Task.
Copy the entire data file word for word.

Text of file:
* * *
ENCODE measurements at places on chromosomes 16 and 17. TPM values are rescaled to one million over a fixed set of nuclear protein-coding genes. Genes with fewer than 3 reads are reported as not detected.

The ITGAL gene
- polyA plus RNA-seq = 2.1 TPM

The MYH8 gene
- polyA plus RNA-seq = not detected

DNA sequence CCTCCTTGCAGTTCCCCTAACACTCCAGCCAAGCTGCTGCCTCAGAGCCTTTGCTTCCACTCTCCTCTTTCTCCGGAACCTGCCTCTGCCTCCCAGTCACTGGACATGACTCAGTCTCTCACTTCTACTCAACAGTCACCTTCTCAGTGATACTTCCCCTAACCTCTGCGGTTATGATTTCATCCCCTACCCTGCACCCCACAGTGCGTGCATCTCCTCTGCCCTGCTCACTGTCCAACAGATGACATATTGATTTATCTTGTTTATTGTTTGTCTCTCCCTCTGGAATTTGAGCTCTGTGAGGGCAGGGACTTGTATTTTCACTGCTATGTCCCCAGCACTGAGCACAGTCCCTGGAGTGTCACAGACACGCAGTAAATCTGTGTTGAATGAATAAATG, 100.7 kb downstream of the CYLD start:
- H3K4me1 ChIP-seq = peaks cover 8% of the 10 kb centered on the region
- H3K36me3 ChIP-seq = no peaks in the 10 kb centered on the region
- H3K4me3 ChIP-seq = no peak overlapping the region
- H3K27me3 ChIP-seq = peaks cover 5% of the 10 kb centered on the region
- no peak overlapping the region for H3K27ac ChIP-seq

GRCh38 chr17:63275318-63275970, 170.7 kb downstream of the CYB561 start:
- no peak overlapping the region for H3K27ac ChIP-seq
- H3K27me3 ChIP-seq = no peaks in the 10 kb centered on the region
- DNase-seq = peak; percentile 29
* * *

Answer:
ENCODE measurements at places on chromosomes 16 and 17. TPM values are rescaled to one million over a fixed set of nuclear protein-coding genes. Genes with fewer than 3 reads are reported as not detected.

The ITGAL gene
- polyA plus RNA-seq = 2.1 TPM

The MYH8 gene
- polyA plus RNA-seq = not detected

DNA sequence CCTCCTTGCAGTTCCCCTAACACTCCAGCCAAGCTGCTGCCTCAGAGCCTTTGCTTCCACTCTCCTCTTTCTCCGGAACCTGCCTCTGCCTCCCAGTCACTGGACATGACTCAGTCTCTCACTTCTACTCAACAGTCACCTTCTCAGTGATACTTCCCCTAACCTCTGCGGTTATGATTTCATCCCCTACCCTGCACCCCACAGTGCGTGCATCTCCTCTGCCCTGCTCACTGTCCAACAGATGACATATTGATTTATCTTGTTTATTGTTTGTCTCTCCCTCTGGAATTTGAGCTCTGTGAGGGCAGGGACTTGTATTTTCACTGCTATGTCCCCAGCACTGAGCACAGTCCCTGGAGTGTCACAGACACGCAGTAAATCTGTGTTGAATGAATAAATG, 100.7 kb downstream of the CYLD start:
- H3K4me1 ChIP-seq = peaks cover 8% of the 10 kb centered on the region
- H3K36me3 ChIP-seq = no peaks in the 10 kb centered on the region
- H3K4me3 ChIP-seq = no peak overlapping the region
- H3K27me3 ChIP-seq = peaks cover 5% of the 10 kb centered on the region
- no peak overlapping the region for H3K27ac ChIP-seq

GRCh38 chr17:63275318-63275970, 170.7 kb downstream of the CYB561 start:
- no peak overlapping the region for H3K27ac ChIP-seq
- H3K27me3 ChIP-seq = no peaks in the 10 kb centered on the region
- DNase-seq = peak; percentile 29